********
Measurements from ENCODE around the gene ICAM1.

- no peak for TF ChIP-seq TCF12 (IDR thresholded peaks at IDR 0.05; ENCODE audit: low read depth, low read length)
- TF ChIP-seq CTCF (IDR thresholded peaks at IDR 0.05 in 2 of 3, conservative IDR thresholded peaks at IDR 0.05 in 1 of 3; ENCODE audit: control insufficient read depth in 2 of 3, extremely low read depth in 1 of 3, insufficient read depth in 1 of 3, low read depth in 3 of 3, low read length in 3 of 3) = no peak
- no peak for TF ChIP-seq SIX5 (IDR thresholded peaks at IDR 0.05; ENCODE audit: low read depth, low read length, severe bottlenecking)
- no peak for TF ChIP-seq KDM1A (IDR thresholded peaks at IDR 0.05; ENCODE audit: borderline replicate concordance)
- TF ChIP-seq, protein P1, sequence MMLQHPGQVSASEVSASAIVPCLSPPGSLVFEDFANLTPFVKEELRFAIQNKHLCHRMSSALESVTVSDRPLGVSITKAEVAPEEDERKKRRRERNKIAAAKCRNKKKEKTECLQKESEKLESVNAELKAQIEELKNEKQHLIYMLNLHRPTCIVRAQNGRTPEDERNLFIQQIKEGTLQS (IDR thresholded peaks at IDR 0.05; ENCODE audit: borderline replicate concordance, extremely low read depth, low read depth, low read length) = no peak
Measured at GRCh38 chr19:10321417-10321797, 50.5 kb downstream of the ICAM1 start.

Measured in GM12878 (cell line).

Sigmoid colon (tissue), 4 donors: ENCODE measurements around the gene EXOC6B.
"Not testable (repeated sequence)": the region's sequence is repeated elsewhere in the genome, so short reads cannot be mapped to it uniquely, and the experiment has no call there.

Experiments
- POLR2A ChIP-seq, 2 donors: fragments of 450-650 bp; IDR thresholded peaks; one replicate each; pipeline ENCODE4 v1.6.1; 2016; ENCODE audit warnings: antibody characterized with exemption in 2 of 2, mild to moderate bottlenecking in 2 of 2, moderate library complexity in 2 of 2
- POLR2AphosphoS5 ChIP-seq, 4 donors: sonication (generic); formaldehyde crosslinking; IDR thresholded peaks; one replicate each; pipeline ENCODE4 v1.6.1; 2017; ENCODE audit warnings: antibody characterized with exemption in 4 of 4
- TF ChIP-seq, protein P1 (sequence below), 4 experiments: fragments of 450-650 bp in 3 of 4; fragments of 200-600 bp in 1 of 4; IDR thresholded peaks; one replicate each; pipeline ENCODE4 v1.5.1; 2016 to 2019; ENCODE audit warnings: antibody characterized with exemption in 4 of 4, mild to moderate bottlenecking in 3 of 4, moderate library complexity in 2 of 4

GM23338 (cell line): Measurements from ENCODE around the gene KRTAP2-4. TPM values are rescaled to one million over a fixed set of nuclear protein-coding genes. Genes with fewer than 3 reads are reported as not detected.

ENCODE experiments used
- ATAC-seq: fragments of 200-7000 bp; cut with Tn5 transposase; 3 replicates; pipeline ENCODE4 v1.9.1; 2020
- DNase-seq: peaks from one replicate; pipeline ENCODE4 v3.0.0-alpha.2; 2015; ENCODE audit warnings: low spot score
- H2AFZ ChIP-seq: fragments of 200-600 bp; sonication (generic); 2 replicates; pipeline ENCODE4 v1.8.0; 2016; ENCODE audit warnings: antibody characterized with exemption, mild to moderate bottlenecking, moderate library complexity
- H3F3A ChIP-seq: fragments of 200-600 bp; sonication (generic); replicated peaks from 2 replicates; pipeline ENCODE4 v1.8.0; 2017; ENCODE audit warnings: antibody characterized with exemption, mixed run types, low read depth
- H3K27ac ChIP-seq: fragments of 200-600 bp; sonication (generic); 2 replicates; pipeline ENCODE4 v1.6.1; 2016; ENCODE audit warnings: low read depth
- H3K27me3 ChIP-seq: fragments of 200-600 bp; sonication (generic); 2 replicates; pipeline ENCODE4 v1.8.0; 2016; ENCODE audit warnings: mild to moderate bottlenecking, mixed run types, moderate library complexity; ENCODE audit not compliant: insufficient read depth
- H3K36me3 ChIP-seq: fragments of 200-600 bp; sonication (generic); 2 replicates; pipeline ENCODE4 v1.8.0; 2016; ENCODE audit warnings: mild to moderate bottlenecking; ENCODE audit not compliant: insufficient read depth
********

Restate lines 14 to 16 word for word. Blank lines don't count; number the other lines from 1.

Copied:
- TF ChIP-seq, protein P1 (sequence below), 4 experiments: fragments of 450-650 bp in 3 of 4; fragments of 200-600 bp in 1 of 4; IDR thresholded peaks; one replicate each; pipeline ENCODE4 v1.5.1; 2016 to 2019; ENCODE audit warnings: antibody characterized with exemption in 4 of 4, mild to moderate bottlenecking in 3 of 4, moderate library complexity in 2 of 4

GM23338 (cell line): Measurements from ENCODE around the gene KRTAP2-4. TPM values are rescaled to one million over a fixed set of nuclear protein-coding genes. Genes with fewer than 3 reads are reported as not detected.

ENCODE experiments used